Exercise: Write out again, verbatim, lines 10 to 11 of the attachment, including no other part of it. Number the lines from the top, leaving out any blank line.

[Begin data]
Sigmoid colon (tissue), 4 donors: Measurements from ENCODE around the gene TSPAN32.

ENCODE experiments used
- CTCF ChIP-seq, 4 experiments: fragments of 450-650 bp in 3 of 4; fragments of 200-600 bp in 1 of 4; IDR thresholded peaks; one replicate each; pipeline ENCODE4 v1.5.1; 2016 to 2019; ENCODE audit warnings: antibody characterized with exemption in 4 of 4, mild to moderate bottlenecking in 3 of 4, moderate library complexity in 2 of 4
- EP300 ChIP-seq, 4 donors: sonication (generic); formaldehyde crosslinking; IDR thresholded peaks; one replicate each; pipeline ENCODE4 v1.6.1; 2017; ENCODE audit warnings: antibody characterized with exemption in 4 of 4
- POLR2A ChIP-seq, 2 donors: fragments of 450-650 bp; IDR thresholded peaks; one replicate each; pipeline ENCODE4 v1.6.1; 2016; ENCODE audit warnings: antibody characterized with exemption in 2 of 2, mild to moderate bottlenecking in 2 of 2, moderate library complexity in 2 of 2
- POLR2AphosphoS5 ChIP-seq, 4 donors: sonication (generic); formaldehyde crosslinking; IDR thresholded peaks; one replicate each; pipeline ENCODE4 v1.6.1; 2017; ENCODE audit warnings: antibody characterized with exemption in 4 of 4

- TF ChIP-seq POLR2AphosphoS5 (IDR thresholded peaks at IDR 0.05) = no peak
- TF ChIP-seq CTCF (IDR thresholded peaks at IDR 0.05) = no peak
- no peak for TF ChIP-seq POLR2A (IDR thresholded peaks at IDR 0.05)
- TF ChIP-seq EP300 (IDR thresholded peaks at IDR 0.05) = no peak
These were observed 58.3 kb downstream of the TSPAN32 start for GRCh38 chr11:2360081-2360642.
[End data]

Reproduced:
- TF ChIP-seq EP300 (IDR thresholded peaks at IDR 0.05) = no peak
These were observed 58.3 kb downstream of the TSPAN32 start for GRCh38 chr11:2360081-2360642.